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How cyber-attacks have affected small to medium size businesses in 2022

As we look back on 2022, it’s clear that the cyber attacks continue to pose a significant threat to small to medium size businesses (SMB’s). In fact, a report by the National Cyber Security Alliance found that 60% of SMB’s that experienced a cyber attack went out of business within six months.

Here are some ways that cyber-attacks affected SMBs in 2022:

1. Increased frequency of attacks

Cyber attacks on SMB’s continued to increase in frequency in 2022. This was due in part to the rise of ransomware-as-a-service (RaaS) platforms, which make it easier for hackers to launch attacks. According to a report by SonicWall, there were over 300 million ransomware attacks in 2022, a 62% increase over the previous year.

2. More sophisticated attacks

In addition to being more frequent, cyber attacks on SMBs also became more sophisticated in 2022. Hackers began using more advanced tactics, such as spear phishing, which involves targeting specific individuals within a company with highly personalized emails or messages. These attacks are often difficult to detect and can be very effective at stealing sensitive data.

3. Increased costs

The costs of cyber attacks continued to rise in 2022, with SMBs bearing a significant portion of these costs. According to a report by IBM, the average cost of a data breach for an SMB was $2.5 million in 2022. This includes the costs of remediation, lost business and reputational damage.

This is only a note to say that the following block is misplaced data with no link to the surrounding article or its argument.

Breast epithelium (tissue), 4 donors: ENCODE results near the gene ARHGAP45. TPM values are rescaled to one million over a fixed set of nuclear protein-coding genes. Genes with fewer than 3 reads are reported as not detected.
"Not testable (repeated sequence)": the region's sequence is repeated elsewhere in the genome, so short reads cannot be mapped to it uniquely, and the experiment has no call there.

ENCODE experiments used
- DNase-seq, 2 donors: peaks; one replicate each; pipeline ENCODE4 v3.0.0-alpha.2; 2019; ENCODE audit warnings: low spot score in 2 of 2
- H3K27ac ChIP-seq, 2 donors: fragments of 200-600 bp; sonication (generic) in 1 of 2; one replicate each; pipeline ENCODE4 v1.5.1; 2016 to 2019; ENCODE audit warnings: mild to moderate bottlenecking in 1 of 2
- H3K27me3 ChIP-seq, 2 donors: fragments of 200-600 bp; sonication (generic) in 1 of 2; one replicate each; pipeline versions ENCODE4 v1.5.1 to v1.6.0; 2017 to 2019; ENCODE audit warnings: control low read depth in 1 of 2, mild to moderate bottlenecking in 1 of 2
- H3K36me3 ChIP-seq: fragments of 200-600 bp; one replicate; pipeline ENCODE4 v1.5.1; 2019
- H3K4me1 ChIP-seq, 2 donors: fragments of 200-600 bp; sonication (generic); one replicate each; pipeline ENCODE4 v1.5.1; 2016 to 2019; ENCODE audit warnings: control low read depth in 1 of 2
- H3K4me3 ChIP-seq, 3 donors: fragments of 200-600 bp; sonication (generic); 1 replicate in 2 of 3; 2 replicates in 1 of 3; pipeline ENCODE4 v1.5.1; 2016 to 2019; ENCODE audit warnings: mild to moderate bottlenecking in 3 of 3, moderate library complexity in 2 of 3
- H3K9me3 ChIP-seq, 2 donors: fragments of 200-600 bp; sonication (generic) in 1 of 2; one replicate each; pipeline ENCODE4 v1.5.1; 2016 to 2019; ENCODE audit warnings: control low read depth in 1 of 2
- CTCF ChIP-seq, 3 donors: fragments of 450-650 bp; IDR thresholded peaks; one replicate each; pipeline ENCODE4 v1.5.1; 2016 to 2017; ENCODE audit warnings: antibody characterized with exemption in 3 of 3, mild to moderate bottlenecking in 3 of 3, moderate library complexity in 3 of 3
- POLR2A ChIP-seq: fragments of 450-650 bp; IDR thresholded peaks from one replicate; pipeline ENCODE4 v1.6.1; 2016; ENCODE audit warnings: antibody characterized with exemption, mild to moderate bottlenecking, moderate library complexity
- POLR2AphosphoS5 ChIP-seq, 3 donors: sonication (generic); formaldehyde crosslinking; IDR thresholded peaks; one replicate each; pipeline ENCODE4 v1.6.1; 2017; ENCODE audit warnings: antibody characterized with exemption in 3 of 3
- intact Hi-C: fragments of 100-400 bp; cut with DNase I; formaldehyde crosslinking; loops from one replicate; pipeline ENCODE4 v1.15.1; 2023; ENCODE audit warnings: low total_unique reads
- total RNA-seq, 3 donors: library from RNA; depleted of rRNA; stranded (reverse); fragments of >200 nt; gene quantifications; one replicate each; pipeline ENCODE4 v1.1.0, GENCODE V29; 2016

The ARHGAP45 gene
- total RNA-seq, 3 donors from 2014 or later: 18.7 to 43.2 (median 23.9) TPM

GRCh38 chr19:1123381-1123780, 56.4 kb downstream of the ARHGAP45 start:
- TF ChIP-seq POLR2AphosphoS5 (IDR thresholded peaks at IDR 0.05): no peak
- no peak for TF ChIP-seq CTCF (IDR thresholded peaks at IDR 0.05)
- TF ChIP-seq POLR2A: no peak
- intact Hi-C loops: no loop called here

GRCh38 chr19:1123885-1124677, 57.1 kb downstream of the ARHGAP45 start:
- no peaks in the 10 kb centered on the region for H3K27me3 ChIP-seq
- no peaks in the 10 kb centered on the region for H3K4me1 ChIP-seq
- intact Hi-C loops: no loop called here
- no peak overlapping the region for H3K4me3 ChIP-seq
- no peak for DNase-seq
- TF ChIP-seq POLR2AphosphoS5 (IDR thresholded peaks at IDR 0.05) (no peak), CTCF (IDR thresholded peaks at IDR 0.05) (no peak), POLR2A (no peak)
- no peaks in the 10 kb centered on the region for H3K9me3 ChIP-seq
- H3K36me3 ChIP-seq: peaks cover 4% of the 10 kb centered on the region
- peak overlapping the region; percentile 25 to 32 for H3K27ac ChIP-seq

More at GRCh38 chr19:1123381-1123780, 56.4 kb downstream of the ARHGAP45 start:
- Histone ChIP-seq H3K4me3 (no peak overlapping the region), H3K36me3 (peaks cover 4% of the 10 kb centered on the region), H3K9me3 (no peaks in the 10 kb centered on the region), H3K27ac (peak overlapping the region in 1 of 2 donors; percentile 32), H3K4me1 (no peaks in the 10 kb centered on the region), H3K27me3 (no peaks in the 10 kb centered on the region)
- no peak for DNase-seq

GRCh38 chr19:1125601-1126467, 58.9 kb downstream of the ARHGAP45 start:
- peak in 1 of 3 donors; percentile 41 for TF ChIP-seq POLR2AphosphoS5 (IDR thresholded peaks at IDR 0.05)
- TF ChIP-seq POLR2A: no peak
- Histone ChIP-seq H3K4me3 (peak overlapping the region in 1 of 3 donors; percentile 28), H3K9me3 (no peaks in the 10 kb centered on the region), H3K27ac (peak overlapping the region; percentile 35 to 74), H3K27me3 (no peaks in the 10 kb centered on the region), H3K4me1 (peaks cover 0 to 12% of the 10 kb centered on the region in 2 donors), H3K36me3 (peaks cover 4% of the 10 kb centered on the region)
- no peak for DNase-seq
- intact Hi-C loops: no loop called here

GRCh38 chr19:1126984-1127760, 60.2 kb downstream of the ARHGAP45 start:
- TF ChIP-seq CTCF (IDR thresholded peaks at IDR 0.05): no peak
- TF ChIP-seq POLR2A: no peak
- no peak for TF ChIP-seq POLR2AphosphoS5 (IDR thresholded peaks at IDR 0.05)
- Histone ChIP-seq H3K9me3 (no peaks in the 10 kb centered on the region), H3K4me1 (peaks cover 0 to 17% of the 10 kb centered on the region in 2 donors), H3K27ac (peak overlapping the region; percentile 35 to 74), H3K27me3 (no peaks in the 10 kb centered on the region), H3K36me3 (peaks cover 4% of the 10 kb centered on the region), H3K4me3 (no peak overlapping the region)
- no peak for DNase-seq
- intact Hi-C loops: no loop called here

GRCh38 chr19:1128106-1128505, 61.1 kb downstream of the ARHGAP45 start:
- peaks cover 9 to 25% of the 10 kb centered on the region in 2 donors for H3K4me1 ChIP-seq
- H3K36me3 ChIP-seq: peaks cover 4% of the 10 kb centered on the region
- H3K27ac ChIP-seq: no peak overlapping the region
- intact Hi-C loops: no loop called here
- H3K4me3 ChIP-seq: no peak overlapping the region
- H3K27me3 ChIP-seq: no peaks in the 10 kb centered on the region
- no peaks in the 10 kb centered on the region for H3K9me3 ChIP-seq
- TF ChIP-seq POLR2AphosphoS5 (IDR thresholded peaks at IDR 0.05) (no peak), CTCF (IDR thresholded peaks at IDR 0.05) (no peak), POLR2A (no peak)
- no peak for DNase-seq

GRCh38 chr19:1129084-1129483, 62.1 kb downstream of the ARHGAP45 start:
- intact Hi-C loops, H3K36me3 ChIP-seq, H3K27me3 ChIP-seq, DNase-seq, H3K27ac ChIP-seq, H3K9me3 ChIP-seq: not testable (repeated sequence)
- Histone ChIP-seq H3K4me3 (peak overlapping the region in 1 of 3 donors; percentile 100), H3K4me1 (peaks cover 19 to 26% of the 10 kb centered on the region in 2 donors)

4. Regulatory compliance

SMBs also faced increased pressure to comply with regulatory requirements related to cybersecurity. In 2022, the California Consumer Privacy Act (CCPA) went into effect, requiring companies to provide consumers with more control over their personal data.

What can SMBs do to protect themselves against cyber attacks in 2023? We discussed some in a previous blog, but will recap again:

1. Educate employees

Employees are often the weakest link in a company’s cybersecurity defenses. SMBs should provide regular training to employees on how to identify and avoid common cyber threats like phishing attacks.

2. Implement Multi-factor Authentication

Multi-factor Authentication, which requires uses to provide two or more forms of identification to access a system or application, is a simple yet effective way to improve cybersecurity.

3. Back up data regularly

Regularly backing up data to an offsite location can help minimize the impact of a ransomware attack or other data breach.

4. Partner with a reputable provider

SMBs should consider partnering with a cybersecurity partner that specializes in working with small businesses. A partner can help identify and address potential vulnerabilities and provide ongoing monitoring and support.

Cyber attacks will continue to be a threat to SMBs in 2023 and beyond. However, by taking proactive steps to improve their cybersecurity, SMBs can reduce their risk and protect their sensitive data. The cost of prevention is far lower than the cost of remediation and reputational damage that can result from a cyber-attack. As the old saying goes “An ounce of prevention is worth a pound of cure”.